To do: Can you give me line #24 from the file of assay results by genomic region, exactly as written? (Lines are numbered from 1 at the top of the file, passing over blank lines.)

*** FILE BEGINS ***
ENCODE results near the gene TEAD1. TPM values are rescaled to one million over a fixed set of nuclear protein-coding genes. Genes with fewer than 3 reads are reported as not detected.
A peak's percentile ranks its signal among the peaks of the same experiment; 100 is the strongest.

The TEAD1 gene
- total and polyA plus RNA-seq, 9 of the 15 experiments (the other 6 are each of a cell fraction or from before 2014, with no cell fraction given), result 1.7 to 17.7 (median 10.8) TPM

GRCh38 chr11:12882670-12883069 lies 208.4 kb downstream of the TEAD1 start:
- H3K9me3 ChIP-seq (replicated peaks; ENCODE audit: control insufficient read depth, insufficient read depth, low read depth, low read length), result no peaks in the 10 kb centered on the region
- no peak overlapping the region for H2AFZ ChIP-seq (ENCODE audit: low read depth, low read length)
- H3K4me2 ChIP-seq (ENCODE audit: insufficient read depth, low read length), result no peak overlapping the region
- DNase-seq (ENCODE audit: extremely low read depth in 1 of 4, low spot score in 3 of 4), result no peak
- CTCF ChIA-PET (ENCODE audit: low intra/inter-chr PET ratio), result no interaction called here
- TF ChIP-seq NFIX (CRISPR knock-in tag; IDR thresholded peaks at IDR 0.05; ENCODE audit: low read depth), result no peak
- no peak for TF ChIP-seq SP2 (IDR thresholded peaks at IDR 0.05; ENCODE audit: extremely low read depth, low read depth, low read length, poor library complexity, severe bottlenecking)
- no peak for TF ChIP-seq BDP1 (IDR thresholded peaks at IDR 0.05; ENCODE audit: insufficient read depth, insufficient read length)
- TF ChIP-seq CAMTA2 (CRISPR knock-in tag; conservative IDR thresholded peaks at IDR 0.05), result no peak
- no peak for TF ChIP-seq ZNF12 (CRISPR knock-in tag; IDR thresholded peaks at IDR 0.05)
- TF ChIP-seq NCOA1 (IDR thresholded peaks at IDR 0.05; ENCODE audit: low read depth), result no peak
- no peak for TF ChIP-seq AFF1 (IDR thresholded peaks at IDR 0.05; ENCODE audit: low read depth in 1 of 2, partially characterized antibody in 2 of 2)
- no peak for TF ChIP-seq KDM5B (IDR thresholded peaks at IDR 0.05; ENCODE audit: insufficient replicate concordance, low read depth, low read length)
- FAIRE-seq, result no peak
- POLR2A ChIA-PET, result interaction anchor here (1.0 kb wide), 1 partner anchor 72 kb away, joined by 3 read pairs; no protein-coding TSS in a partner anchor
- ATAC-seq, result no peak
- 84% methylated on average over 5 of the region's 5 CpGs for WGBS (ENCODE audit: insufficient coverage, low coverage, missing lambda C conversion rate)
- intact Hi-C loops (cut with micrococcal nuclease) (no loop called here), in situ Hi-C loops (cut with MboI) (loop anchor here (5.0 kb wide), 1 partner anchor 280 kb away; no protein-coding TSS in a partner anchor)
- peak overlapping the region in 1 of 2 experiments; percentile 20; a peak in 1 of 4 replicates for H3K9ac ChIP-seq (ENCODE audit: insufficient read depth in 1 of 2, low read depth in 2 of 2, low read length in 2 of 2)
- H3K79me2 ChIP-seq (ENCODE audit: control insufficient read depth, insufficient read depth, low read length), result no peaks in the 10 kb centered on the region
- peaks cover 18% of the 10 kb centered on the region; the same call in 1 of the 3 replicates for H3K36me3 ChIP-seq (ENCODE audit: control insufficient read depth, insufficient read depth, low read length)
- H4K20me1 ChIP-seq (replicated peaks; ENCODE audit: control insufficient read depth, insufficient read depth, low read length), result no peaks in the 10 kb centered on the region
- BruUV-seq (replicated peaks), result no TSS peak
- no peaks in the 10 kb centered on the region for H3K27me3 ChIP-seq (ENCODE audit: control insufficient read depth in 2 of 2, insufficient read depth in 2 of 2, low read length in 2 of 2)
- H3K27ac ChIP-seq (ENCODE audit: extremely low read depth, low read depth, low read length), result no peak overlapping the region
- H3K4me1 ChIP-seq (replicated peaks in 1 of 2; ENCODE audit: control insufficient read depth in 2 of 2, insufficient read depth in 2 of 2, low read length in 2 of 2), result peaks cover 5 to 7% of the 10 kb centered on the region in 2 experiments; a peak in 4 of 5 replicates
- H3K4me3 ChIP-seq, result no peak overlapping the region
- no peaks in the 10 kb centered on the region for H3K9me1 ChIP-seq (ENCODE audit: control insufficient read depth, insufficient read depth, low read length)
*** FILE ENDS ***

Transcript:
- peak overlapping the region in 1 of 2 experiments; percentile 20; a peak in 1 of 4 replicates for H3K9ac ChIP-seq (ENCODE audit: insufficient read depth in 1 of 2, low read depth in 2 of 2, low read length in 2 of 2)